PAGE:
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# Optimization

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1. Optimization Spring 2012 1

2. Some practical remarks Lecturers: KristofferArnsfelt Hansen and Peter Bro Miltersen. Homepage: www.cs.au.dk/dOpt Exam: Written, 3 hours. There will be three compulsory assignments. If you want to transfer credit from last year, send email to arnsfelt@cs.au.dk with subject header “dOpt: transfer” as soon as possible and before March 1. The solution to the compulsory assignments should be handed in at specific tutorial and given to the instructor in person. Text: “Kompendium” available at GAD. 2

3. FAQ about compulsory assignments Q: Do I really have to hand in all three assignments? A:YES! Q: Do I really have to hand in all three assignments on time? A:YES! Q: What if I can’t figure out how to solve them? A:Ask your instructor. Start solving them early, so that you will have sufficient time. Q: What if I get sick or my girlfriend breaks up or my hamster dies? A: Start solving them early, so that you will have sufficient time in case of emergencies. Q: Do I really have to hand in all three assignments? A:YES! 3

4. The course in one slide Mixed Integer Linear Programming Worst case exponential time (more difficult to solve, but not impossible). Polynomial time (easy to solve) by Local Search. Linear Programming Min Cost Flow = reduction Max Flow Maximum matching Shortest paths 4

5. Max Flow Max Flow was already covered in dADS The Ford-Fulkerson and Edmonds-Karp algorithms for solving max flow instances are not exam curriculum. Modelling concrete optimization problem using max flow is still exam curriculum. 5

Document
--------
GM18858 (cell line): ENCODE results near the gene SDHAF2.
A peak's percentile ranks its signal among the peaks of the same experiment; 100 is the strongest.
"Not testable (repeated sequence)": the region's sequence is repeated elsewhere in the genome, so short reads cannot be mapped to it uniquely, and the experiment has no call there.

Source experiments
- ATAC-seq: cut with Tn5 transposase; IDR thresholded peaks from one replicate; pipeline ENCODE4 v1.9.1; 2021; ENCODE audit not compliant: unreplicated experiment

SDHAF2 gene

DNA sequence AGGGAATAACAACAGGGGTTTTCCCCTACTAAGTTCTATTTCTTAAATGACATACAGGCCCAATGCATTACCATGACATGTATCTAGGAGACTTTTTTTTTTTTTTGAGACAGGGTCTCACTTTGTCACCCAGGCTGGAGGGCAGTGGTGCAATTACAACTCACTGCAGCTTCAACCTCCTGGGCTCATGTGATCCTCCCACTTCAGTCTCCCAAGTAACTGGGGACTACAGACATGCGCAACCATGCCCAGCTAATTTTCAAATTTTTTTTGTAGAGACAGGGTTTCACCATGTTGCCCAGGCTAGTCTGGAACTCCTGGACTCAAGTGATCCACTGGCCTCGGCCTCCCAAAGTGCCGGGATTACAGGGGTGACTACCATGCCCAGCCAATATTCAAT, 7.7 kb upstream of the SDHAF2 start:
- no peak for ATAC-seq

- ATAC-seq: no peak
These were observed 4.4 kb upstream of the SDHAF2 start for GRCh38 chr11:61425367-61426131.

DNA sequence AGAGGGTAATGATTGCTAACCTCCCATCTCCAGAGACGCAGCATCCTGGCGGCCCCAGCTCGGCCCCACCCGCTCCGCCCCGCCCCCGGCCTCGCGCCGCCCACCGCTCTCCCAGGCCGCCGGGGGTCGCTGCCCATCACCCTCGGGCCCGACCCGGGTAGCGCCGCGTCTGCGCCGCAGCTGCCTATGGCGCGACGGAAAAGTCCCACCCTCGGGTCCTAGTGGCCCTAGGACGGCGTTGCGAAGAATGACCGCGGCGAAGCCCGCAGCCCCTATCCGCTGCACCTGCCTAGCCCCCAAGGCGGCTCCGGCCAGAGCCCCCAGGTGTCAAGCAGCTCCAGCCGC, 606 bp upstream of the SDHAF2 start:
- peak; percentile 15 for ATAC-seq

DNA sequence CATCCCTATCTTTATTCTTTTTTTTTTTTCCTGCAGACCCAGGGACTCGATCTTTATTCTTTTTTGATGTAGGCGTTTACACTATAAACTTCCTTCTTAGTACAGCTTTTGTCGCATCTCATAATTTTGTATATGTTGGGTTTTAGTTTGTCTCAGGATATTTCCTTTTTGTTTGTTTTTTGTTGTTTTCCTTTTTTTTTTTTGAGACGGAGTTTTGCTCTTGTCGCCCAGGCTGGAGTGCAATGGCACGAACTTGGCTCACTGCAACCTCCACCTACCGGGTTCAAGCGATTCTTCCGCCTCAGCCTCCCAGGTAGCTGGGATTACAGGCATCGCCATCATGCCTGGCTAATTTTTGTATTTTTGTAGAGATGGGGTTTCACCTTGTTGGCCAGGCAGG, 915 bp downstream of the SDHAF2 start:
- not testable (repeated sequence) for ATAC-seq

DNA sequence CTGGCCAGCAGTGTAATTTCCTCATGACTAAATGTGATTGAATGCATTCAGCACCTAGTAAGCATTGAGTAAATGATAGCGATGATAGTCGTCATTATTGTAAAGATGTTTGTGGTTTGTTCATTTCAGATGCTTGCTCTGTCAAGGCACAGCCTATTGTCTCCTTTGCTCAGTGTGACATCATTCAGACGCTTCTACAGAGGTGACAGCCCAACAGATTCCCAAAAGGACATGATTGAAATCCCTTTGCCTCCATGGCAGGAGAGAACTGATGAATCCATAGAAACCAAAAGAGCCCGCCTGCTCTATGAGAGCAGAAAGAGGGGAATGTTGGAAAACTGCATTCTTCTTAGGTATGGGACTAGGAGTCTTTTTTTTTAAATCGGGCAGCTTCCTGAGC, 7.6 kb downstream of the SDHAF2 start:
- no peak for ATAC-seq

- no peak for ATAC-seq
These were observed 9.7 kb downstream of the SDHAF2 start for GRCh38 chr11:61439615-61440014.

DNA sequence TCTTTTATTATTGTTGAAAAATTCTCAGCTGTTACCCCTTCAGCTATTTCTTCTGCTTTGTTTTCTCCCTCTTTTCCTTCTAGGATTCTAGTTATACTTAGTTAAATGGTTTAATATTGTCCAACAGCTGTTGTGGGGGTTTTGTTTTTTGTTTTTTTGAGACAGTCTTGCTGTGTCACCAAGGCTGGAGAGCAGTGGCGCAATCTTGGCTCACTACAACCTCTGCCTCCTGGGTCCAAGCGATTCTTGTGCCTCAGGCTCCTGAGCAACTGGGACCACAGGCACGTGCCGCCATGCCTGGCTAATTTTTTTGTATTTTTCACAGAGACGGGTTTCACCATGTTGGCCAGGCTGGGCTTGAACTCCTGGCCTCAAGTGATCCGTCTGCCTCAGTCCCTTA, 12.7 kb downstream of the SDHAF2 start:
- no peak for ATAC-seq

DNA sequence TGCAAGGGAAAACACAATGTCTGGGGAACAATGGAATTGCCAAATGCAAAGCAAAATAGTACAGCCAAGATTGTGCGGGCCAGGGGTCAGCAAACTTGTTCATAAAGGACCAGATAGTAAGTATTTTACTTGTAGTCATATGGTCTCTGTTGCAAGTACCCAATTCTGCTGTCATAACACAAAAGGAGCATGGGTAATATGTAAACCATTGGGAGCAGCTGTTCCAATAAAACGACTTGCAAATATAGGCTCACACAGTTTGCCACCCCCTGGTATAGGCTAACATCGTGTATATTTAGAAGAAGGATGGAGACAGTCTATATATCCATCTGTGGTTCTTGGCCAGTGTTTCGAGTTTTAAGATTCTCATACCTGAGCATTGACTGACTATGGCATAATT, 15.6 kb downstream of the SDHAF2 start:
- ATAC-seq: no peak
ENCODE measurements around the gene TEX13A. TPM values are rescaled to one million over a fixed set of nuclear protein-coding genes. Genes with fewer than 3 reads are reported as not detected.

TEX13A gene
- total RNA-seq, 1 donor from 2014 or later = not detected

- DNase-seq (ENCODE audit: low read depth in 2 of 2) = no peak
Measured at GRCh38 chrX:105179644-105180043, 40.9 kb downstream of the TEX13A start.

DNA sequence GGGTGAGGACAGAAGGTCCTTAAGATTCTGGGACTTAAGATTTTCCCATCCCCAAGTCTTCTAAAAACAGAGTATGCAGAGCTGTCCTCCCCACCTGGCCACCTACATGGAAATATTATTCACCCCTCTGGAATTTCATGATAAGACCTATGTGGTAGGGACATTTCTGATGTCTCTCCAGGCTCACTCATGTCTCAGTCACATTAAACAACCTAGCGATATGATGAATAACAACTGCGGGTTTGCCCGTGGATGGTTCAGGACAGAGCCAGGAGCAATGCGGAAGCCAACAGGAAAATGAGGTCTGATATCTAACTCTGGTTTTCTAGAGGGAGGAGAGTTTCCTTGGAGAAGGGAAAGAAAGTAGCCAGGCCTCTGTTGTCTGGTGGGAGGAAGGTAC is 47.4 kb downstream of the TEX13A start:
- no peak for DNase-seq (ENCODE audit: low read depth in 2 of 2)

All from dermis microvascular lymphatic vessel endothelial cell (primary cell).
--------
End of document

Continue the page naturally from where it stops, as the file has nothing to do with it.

6. Flow networks Flow networks are the problem instances of the max flow problem. A flow network is given by 1) a directed graph G = (V,E) 2) capacitiesc: E!R+. 3) The source s2V and the sinkt2V. Convention: c(u,v)=0 for (u,v) not in E. 7

7. Flows Given flow network, a flow is a feasible solution to the max flow problem. A flow is a map f: V £V!R satisfying capacity constraints: 8 (u,v): f(u,v) ·c(u,v). Skew symmetry: 8 (u,v): f(u,v) = – f(v,u). Flow conservation: 8u2V – {s,t}: v2Vf(u,v) = 0 8

8. A Flow 11 7 5 -2 2 1 10 5 4 9 9

9. Skew Symmetry is modeled as -2 2 4 2 Our flows are net flows. 10

10. Flow Conservation 11 7 1 5 uf(v3, u) = 0? 11

11. Flow Conservation -7 11 7 1 5 -5 u f(v3, u) = (-7)+1+(-5)+11=0 12

12. -7 11 7 1 5 -5 Flow enteringv3 = 12 Flow leavingv3 = 12 Flow conservation expresses that v3 is in balance. 13

13. The max flow problem f(X,Y) := u 2X, v 2Yf(u,v). Value of f: |f| := f(s,V). The Max Flow Problem: Given a flow network (V,E,c,s,t), find the feasible flow f maximizing |f|. 14